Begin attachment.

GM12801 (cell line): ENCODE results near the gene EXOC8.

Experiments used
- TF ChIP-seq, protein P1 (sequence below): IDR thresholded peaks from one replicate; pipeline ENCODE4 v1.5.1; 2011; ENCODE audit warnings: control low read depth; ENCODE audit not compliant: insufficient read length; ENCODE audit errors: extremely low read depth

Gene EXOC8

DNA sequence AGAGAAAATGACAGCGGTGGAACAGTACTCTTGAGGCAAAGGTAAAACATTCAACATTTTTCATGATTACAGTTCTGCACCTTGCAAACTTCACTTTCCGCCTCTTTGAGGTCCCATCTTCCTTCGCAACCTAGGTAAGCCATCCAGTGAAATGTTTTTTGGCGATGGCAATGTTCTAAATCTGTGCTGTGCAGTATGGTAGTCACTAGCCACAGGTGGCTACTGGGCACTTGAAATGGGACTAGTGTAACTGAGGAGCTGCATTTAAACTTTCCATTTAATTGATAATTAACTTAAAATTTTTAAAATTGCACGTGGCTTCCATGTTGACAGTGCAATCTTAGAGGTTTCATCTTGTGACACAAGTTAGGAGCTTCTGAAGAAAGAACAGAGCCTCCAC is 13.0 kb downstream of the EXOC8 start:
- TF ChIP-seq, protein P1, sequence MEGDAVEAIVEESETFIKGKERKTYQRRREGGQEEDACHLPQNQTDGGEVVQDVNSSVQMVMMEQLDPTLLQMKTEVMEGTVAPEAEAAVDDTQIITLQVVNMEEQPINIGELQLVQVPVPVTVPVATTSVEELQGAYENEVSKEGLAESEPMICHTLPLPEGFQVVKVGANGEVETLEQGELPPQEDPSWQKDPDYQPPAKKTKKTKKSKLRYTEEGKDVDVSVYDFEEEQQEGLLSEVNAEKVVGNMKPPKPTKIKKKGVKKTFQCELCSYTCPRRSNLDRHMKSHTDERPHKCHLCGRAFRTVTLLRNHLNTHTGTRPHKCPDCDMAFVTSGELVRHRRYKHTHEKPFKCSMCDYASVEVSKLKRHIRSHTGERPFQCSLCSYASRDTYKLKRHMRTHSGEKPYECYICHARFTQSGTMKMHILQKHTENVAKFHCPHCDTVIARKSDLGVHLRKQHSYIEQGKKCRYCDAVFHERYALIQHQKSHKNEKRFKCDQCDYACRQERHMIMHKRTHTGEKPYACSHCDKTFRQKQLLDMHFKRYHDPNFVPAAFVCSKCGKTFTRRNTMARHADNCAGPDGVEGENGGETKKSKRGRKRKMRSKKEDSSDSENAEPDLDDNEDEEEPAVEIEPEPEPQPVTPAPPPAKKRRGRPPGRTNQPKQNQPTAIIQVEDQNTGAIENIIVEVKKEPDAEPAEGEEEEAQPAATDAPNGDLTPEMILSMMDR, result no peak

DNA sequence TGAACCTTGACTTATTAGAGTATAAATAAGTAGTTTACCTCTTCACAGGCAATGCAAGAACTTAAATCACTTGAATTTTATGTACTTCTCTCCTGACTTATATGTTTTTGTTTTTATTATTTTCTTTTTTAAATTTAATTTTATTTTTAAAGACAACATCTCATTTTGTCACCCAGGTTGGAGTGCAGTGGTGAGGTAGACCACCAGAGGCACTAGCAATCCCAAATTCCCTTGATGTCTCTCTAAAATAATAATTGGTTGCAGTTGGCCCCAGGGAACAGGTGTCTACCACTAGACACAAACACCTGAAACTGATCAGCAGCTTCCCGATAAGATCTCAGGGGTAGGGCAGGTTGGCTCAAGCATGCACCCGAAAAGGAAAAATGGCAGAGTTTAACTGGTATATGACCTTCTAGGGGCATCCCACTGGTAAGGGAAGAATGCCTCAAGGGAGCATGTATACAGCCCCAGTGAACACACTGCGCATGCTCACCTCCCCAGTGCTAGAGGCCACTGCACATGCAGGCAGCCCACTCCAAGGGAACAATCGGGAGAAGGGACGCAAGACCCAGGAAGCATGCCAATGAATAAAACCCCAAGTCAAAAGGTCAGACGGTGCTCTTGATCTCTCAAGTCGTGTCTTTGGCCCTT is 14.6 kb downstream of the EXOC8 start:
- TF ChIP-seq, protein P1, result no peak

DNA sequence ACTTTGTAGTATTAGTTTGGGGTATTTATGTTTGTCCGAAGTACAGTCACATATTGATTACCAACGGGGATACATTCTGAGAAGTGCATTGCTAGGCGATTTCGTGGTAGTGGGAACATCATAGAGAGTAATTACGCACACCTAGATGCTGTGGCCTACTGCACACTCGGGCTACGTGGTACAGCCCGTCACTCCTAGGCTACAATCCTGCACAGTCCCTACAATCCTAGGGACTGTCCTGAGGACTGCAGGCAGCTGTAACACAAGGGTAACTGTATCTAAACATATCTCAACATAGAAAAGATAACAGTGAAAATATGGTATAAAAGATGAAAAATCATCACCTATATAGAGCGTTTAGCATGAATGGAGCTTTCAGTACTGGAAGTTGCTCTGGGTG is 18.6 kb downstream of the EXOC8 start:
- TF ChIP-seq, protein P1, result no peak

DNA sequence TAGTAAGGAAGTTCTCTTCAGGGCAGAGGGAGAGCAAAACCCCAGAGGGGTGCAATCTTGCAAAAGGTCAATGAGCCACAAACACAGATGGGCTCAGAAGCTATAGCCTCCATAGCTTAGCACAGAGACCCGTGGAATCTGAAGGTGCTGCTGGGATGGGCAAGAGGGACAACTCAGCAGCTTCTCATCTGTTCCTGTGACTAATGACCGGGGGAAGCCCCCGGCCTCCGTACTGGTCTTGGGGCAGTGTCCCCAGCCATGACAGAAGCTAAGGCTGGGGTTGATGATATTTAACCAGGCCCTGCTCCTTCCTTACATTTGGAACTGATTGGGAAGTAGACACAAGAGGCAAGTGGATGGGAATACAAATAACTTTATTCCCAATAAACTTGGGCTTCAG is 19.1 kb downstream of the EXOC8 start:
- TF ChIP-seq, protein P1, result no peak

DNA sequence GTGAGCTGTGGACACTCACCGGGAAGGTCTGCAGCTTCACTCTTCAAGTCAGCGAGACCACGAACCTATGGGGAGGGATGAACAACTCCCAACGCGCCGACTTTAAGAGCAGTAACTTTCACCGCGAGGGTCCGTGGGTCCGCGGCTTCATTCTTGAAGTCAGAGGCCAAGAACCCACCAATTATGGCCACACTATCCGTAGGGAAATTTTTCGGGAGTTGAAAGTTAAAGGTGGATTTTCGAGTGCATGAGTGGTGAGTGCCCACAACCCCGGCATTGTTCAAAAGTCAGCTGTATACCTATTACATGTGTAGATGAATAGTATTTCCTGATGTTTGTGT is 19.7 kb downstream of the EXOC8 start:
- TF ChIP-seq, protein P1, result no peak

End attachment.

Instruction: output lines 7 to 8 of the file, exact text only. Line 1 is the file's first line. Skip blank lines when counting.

DNA sequence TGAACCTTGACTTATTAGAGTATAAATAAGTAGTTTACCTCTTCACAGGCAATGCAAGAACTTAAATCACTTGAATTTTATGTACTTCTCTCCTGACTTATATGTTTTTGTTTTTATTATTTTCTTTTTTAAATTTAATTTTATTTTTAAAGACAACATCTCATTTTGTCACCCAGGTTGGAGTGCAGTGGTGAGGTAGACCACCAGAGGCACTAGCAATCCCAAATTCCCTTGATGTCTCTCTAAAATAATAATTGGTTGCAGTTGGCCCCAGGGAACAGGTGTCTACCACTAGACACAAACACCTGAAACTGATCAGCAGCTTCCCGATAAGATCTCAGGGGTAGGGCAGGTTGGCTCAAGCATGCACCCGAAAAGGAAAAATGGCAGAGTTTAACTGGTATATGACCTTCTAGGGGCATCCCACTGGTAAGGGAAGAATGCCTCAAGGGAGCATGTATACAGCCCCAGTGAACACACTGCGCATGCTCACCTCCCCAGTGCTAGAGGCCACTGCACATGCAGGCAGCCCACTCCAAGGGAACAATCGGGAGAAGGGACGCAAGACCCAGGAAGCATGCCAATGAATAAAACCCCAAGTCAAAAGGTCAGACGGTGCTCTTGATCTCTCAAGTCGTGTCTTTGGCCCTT is 14.6 kb downstream of the EXOC8 start:
- TF ChIP-seq, protein P1, result no peak